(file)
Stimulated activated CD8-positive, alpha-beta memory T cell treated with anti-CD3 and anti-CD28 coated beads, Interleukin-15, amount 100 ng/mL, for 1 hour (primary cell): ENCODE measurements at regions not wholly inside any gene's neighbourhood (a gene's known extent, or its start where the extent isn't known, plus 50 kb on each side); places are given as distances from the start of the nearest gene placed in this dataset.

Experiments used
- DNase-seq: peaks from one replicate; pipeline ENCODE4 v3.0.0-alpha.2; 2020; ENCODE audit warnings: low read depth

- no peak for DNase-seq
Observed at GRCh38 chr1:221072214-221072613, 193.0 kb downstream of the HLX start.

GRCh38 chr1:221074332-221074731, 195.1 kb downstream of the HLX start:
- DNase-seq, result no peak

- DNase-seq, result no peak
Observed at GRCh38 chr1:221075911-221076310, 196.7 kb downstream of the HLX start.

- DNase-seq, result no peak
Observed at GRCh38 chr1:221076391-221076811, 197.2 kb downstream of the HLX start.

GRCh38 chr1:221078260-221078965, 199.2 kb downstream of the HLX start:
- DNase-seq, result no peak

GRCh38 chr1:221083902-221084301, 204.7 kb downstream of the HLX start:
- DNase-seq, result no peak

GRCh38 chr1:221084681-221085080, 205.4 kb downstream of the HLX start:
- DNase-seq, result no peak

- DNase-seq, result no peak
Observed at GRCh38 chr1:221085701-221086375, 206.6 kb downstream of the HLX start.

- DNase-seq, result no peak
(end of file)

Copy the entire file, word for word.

Stimulated activated CD8-positive, alpha-beta memory T cell treated with anti-CD3 and anti-CD28 coated beads, Interleukin-15, amount 100 ng/mL, for 1 hour (primary cell): ENCODE measurements at regions not wholly inside any gene's neighbourhood (a gene's known extent, or its start where the extent isn't known, plus 50 kb on each side); places are given as distances from the start of the nearest gene placed in this dataset.

Experiments used
- DNase-seq: peaks from one replicate; pipeline ENCODE4 v3.0.0-alpha.2; 2020; ENCODE audit warnings: low read depth

- no peak for DNase-seq
Observed at GRCh38 chr1:221072214-221072613, 193.0 kb downstream of the HLX start.

GRCh38 chr1:221074332-221074731, 195.1 kb downstream of the HLX start:
- DNase-seq, result no peak

- DNase-seq, result no peak
Observed at GRCh38 chr1:221075911-221076310, 196.7 kb downstream of the HLX start.

- DNase-seq, result no peak
Observed at GRCh38 chr1:221076391-221076811, 197.2 kb downstream of the HLX start.

GRCh38 chr1:221078260-221078965, 199.2 kb downstream of the HLX start:
- DNase-seq, result no peak

GRCh38 chr1:221083902-221084301, 204.7 kb downstream of the HLX start:
- DNase-seq, result no peak

GRCh38 chr1:221084681-221085080, 205.4 kb downstream of the HLX start:
- DNase-seq, result no peak

- DNase-seq, result no peak
Observed at GRCh38 chr1:221085701-221086375, 206.6 kb downstream of the HLX start.

- DNase-seq, result no peak